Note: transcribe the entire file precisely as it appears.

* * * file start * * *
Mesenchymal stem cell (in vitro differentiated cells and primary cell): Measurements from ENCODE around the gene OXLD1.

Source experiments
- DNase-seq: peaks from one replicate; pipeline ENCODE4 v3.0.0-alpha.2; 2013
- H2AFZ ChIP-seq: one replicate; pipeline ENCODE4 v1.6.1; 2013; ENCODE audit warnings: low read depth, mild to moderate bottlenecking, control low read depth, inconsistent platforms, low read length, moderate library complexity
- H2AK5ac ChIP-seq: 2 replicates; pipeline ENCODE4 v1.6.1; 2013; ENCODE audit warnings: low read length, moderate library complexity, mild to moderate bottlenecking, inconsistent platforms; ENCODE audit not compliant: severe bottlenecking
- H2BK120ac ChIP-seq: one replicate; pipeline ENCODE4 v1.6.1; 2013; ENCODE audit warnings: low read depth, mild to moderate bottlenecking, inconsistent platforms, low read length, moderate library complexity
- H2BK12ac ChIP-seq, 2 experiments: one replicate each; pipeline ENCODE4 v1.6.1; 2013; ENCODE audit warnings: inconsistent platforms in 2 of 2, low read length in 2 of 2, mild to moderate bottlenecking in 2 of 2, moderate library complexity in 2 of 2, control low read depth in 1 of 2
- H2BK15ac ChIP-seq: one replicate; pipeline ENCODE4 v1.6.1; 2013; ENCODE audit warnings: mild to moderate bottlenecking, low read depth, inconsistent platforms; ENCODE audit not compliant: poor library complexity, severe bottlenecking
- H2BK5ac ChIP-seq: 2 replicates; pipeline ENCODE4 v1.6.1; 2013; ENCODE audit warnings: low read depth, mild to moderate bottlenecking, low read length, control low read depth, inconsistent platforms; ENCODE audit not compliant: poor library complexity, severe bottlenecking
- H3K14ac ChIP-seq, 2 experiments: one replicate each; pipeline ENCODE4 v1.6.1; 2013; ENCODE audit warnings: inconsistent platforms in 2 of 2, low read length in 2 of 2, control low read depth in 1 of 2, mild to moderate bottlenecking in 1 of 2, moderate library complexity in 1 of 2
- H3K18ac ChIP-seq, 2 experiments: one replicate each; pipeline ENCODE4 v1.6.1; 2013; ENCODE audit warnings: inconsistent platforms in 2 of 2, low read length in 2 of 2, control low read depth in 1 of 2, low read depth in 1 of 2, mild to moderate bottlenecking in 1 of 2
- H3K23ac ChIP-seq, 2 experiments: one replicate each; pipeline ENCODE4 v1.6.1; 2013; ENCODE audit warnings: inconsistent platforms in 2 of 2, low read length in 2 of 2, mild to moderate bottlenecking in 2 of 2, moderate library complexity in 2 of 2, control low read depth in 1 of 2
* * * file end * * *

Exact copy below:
Mesenchymal stem cell (in vitro differentiated cells and primary cell): Measurements from ENCODE around the gene OXLD1.

Source experiments
- DNase-seq: peaks from one replicate; pipeline ENCODE4 v3.0.0-alpha.2; 2013
- H2AFZ ChIP-seq: one replicate; pipeline ENCODE4 v1.6.1; 2013; ENCODE audit warnings: low read depth, mild to moderate bottlenecking, control low read depth, inconsistent platforms, low read length, moderate library complexity
- H2AK5ac ChIP-seq: 2 replicates; pipeline ENCODE4 v1.6.1; 2013; ENCODE audit warnings: low read length, moderate library complexity, mild to moderate bottlenecking, inconsistent platforms; ENCODE audit not compliant: severe bottlenecking
- H2BK120ac ChIP-seq: one replicate; pipeline ENCODE4 v1.6.1; 2013; ENCODE audit warnings: low read depth, mild to moderate bottlenecking, inconsistent platforms, low read length, moderate library complexity
- H2BK12ac ChIP-seq, 2 experiments: one replicate each; pipeline ENCODE4 v1.6.1; 2013; ENCODE audit warnings: inconsistent platforms in 2 of 2, low read length in 2 of 2, mild to moderate bottlenecking in 2 of 2, moderate library complexity in 2 of 2, control low read depth in 1 of 2
- H2BK15ac ChIP-seq: one replicate; pipeline ENCODE4 v1.6.1; 2013; ENCODE audit warnings: mild to moderate bottlenecking, low read depth, inconsistent platforms; ENCODE audit not compliant: poor library complexity, severe bottlenecking
- H2BK5ac ChIP-seq: 2 replicates; pipeline ENCODE4 v1.6.1; 2013; ENCODE audit warnings: low read depth, mild to moderate bottlenecking, low read length, control low read depth, inconsistent platforms; ENCODE audit not compliant: poor library complexity, severe bottlenecking
- H3K14ac ChIP-seq, 2 experiments: one replicate each; pipeline ENCODE4 v1.6.1; 2013; ENCODE audit warnings: inconsistent platforms in 2 of 2, low read length in 2 of 2, control low read depth in 1 of 2, mild to moderate bottlenecking in 1 of 2, moderate library complexity in 1 of 2
- H3K18ac ChIP-seq, 2 experiments: one replicate each; pipeline ENCODE4 v1.6.1; 2013; ENCODE audit warnings: inconsistent platforms in 2 of 2, low read length in 2 of 2, control low read depth in 1 of 2, low read depth in 1 of 2, mild to moderate bottlenecking in 1 of 2
- H3K23ac ChIP-seq, 2 experiments: one replicate each; pipeline ENCODE4 v1.6.1; 2013; ENCODE audit warnings: inconsistent platforms in 2 of 2, low read length in 2 of 2, mild to moderate bottlenecking in 2 of 2, moderate library complexity in 2 of 2, control low read depth in 1 of 2